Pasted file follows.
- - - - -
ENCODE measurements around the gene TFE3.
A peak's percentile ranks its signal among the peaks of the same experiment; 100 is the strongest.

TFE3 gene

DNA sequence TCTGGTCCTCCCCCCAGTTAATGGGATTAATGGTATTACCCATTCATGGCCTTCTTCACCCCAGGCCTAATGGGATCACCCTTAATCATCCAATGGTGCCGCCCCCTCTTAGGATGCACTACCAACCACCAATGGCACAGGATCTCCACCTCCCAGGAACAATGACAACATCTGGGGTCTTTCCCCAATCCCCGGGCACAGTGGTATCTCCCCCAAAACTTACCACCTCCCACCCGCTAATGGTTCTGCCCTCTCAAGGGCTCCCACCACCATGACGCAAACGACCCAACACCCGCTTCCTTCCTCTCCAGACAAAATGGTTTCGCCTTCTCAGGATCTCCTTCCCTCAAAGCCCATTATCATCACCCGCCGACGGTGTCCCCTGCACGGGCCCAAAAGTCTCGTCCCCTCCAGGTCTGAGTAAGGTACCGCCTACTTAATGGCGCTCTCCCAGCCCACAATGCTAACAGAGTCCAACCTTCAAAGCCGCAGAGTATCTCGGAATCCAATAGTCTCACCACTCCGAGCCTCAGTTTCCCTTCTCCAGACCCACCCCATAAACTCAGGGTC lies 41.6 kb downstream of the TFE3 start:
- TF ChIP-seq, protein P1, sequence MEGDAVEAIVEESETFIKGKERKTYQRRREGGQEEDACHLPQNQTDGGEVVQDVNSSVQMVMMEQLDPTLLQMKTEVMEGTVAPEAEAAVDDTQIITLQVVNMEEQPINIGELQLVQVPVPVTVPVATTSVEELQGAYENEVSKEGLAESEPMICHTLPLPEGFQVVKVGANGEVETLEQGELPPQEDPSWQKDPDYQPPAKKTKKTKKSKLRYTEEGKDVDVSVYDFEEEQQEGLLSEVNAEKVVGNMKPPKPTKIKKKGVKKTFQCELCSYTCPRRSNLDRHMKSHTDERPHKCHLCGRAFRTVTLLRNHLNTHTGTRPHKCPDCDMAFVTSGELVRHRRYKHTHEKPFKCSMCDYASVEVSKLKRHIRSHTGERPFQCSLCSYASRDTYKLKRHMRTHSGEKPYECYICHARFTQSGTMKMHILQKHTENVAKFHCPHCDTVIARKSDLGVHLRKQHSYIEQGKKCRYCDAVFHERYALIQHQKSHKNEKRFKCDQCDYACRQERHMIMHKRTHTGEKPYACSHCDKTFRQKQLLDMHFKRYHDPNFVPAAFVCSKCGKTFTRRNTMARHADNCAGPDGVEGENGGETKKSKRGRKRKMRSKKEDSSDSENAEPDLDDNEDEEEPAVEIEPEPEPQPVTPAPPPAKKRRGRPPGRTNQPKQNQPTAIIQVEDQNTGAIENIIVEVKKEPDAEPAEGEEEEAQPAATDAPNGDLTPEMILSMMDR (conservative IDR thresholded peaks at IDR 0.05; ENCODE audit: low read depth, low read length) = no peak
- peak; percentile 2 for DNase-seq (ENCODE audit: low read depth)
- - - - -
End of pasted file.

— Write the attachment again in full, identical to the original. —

ENCODE measurements around the gene TFE3.
A peak's percentile ranks its signal among the peaks of the same experiment; 100 is the strongest.

TFE3 gene

DNA sequence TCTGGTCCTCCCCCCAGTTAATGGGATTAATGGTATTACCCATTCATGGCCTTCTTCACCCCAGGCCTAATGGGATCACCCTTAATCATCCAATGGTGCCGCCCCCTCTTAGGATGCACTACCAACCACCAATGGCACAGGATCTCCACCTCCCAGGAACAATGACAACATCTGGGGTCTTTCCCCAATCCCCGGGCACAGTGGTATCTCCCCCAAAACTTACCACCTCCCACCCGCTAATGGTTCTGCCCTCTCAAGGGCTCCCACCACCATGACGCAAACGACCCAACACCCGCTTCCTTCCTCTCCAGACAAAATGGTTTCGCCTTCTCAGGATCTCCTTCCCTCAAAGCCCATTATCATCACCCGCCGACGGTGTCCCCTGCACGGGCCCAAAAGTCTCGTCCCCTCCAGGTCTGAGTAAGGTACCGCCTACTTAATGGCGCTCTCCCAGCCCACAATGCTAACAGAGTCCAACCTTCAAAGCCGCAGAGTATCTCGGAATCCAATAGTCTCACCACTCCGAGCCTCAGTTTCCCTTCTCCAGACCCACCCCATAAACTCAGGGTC lies 41.6 kb downstream of the TFE3 start:
- TF ChIP-seq, protein P1, sequence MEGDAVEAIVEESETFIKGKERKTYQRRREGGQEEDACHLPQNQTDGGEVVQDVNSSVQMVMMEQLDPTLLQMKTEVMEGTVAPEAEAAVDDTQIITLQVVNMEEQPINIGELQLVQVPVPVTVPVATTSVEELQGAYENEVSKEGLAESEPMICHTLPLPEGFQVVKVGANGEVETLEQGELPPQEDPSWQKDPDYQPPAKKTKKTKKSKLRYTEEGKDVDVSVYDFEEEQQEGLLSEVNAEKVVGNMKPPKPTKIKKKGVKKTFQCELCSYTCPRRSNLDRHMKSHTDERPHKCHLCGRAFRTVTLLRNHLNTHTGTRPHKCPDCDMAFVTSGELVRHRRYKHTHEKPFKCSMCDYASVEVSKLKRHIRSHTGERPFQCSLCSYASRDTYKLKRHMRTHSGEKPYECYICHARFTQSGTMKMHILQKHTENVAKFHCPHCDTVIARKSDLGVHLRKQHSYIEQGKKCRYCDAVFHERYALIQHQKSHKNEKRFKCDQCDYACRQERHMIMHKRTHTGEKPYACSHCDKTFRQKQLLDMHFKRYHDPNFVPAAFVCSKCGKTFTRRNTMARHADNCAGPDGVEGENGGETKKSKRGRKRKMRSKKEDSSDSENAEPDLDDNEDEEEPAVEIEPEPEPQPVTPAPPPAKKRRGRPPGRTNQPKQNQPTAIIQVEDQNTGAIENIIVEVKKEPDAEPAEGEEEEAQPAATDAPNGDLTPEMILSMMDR (conservative IDR thresholded peaks at IDR 0.05; ENCODE audit: low read depth, low read length) = no peak
- peak; percentile 2 for DNase-seq (ENCODE audit: low read depth)